The Last Voyage of USS MARIANO G. VALLEJO (SSBN-658)

1 April 1994 was a momentous day for the United States submarine force as the last three subs of the original “41 for Freedom” fleet ballistic-missile (FBM) program stood down from service as the front line of the nation’s strategic-deterrence program. Named for American icons such as Tecumseh, George Washington Carver, and Daniel Boone, these subs had served their nation proudly on 2,824 patrols over more than thirty years. They spanned four classes, beginning with GEORGE WASHINGTON in 1959 (5 boats) and moving on to ETHAN ALLEN in 1961 (5 boats), LAFAYETTE in 1963 (19 boats), and BENJAMIN FRANKLIN in 1965 (12 boats). By the mid-1990s, only three of these mighty vessels remained—USS STONEWALL JACKSON (SSBN-634), USS SIMON BOLIVAR (SSBN-641), AND USS MARIANO G. VALLEJO (SSBN-658).

Of the three, VALLEJO was truly the last—the last to patrol, the last to offload her missiles, and the last to arrive in Washington State to be recycled. In the final days of 1994, VALLEJO’s captain, Lieutenant Commander Michael Hallal, penned a letter describing the voyage from Charleston to the West Coast, a trip which took the boat through the Panama Canal—the crew had a cookout on the missile deck during the hot and sunny transit. The big excitement of the otherwise uneventful trip came when the boat “transited twenty miles from the epicenter of a 7.2 earthquake. The epicenter was far out to sea but not far enough from us. It’s a good thing submarines are designed to withstand depth charges and battle damage.” Before heading to Washington, VALLEJO stopped in Vallejo, California, home of her builder, Mare Island Naval Shipyard. The city was thrilled to once again play host to their namesake ship, which had been built with “special care” thirty years before—“we have,” Hallal noted, “lots of fancy chrome and brass that the other ships of the class do not have.” Crewmembers conducted more than 3,000 tours of their boat in the eleven days they were in port; Vallejo returned this generosity by giving each crewmember a laminated card stating that he was a VALLEJO Sailor; “show the card and you were treated special wherever you went.” But eventually the time came to begin the boat’s final underway, a three-day run to Bangor, Washington. The log entry from 14 September, the day before VALLEJO pulled into port: “More shipyard training for the nucs and the ship surfaced using emergency blow, the last surfacing of the ship. In less than 24 hours the last at sea period of the M.G. Vallejo will be complete.”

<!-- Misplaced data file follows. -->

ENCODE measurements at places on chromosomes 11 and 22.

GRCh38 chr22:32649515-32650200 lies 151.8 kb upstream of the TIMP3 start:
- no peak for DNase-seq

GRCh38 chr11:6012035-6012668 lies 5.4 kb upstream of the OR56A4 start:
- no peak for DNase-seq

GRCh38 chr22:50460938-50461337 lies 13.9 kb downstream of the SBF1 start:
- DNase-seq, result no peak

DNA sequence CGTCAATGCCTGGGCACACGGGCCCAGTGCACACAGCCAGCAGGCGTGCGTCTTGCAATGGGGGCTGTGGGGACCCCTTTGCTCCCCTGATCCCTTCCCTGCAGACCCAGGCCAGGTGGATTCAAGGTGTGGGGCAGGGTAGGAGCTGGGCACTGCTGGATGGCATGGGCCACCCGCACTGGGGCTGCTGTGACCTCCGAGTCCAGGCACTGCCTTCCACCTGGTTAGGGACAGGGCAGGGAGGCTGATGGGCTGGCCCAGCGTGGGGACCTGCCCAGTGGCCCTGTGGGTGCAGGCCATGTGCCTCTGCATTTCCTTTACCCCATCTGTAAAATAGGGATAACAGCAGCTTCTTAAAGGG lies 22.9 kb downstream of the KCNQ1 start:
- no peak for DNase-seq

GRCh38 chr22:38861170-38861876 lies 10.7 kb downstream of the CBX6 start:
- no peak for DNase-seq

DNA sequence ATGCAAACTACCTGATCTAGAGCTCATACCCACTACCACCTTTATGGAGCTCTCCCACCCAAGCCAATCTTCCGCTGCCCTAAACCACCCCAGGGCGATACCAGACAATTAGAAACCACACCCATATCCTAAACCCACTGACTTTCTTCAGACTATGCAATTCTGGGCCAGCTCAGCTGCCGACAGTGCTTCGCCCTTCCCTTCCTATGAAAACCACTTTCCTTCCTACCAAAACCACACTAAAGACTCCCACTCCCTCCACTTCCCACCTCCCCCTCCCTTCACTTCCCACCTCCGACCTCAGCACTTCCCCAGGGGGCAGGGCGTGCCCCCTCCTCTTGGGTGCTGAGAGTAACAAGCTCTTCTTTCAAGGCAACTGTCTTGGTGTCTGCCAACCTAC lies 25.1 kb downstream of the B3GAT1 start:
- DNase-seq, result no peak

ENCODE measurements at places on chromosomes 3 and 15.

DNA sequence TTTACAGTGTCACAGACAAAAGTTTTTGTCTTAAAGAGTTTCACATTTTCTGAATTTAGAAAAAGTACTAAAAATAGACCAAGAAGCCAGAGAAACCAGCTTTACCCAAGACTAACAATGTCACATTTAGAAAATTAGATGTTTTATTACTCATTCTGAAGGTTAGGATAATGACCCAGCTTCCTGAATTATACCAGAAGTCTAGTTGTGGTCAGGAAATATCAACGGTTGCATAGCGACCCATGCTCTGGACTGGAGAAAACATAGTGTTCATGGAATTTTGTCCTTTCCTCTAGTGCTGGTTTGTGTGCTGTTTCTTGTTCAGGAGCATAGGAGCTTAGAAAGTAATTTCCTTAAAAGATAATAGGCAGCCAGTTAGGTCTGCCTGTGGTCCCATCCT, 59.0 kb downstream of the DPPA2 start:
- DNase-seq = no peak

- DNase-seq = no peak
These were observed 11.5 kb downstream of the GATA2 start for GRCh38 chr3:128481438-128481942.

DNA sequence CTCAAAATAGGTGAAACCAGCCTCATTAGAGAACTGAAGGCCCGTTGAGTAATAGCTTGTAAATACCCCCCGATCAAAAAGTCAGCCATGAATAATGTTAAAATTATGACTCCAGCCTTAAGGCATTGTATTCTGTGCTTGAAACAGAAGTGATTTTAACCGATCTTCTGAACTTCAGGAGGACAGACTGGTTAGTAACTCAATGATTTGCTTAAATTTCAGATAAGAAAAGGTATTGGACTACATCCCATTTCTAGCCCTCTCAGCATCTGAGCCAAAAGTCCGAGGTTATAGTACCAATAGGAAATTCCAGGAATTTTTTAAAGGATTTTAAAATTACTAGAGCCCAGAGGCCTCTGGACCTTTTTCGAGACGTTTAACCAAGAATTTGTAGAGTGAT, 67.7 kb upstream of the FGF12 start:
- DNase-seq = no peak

Today, VALLEJO’s sail, preserved when the rest of the ship was recycled, sits on the Mare Island waterfront where it will hopefully become part of a memorial to the builders and crew of the very last of the “41 for Freedom.”

19 Responses to “The Last Voyage of USS MARIANO G. VALLEJO (SSBN-658)”

  1. Ken says:

    Got to make one patrol on the Vallejo. She was a special boat.

  2. Ken says:

    Now that I think about it, I was at the Nautilus in the 95-’96 time frame when a group came from Vallejo to see about setting the 658 up as a museum. I think it ended up being too costly, which in a hundred years is going to seem like a crying shame.

  3. Rich (Lunchfoot) Lascelles says:

    On the boat in the early 70’s….all the outboard area in MCC had small tile. All the outlet covers were chrome. I was told when she was built (Mare Island) the Kam was also being built and all the good stuff went to the Vallejo and the Kam got what was left….she was a special boat. MCC had a great sound system!

  4. Dean Hickman says:

    I was privileged to serve aboard the MGV for six patrols and for her overhaul in Newport News. She was a great ship!

  5. Scott Kuchta says: